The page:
Wednesday, May 18, 2011

Question: For women what preventative medical screening tests should they have and at what age?

I'm often asked and even more often forget what medical screening tests are important for early disease detection. I keep this list posted on my refrigerator as a handy reminder to be responsible for my own well being and schedule my own screening exams.

More and more these days children are developing the beginnings of chronic disease so pediatricians have taken on trying to treat adult diseases in our children. As mothers, we need to do our part by taking more interest in our children's lifestyle choices than we do our own. After all, 90 years(dx. age 10) is a long time to have diabetes type 2, wouldn't you say? Especially if diabetes type 2 is preventable.

Answer: Not all organizations agree on the specific time, age for preventative testing however they pretty much have reached a consensus.

Here are general guidelines:

• Thyroid test - every five years beginning at age 35

• Blood pressure test - Every two years beginning at age 18

• Cholesterol test - Start at age 20 and let your doctor suggest frequency. Although many pediatricians are testing children for high cholesterol beginning at 12 years old.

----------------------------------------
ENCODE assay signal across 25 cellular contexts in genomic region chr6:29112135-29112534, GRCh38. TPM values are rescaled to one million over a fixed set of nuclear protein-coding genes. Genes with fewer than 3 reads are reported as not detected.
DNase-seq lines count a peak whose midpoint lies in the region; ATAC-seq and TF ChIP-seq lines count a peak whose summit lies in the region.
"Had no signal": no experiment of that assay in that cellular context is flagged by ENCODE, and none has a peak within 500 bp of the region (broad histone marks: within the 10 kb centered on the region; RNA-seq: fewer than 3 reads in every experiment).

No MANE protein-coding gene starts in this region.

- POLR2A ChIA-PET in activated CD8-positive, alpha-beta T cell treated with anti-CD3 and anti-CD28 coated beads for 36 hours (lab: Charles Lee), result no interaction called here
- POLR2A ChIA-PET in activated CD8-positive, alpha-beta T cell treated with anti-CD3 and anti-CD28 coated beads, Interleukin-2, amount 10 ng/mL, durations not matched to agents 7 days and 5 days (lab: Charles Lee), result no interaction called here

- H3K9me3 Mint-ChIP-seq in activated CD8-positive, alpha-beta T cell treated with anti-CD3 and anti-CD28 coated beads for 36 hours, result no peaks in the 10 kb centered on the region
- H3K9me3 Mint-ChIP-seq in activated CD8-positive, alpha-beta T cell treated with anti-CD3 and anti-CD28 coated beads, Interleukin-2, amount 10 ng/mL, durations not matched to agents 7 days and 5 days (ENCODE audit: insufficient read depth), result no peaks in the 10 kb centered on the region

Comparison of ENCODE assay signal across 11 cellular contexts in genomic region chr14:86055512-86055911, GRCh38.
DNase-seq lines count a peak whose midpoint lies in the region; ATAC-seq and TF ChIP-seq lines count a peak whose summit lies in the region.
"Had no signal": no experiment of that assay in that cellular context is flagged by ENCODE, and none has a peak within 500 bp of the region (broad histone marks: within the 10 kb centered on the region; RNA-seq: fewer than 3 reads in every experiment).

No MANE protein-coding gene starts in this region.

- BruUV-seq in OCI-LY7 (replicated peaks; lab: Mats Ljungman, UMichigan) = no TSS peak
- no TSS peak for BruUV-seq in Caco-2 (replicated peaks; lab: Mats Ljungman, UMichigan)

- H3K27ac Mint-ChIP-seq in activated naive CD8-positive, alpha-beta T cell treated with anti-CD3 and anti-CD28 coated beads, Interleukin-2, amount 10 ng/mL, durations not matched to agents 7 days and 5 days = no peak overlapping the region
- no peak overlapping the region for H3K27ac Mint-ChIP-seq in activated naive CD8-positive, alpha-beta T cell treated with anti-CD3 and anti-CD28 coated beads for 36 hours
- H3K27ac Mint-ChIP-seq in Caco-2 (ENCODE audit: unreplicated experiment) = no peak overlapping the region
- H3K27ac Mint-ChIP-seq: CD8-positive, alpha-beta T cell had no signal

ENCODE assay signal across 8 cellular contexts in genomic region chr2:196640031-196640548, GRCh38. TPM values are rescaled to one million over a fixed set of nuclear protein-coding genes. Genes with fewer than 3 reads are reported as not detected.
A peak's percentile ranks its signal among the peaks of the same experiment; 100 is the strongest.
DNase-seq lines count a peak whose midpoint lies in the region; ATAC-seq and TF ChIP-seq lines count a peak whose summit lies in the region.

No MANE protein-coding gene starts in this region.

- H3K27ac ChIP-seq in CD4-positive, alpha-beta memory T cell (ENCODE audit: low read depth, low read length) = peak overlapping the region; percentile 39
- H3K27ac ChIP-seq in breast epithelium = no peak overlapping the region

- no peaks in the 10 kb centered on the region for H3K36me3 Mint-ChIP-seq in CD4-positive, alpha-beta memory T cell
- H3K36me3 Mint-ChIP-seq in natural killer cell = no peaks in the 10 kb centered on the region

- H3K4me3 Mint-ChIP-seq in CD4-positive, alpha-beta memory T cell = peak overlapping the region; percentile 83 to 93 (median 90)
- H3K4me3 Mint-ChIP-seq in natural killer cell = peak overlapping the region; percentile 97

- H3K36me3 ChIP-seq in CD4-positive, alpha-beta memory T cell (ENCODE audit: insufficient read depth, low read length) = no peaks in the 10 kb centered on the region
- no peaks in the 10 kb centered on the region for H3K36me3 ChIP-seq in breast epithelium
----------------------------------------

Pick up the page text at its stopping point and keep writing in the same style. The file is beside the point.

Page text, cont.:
• Bone mineral density test - Have baseline test around age 40 and let your doctor decide on frequency.

• Blood sugar test (diabetes) - Every three years beginning at age 45. Since the rise in Type 2 Diabetes in children, many pediatricians are checking blood sugar as young as 3 years old.

• Mammogram - Beginning at age 40, every one to two years

• Pap test/Pelvic exam - Every one to three years if you are sexually active, up to age 65. After age 65 let your doctor decide on frequency.

• Colorectal health testing - Yearly fecal occult blood test beginning at age 50. Flexible sigmoidoscopy every five years if not having a colonoscopy.

• Colonoscopy - Every 10 years beginning at age 50. Unless you have a strong family history then earlier and more frequent testing might be indicated.

Talk to your doctor about a screening plan that is best for you.
Remember to take care of yourself, if you don’t know one else will.

Your partner in health,

Cindy Cohen RN, Health Coach

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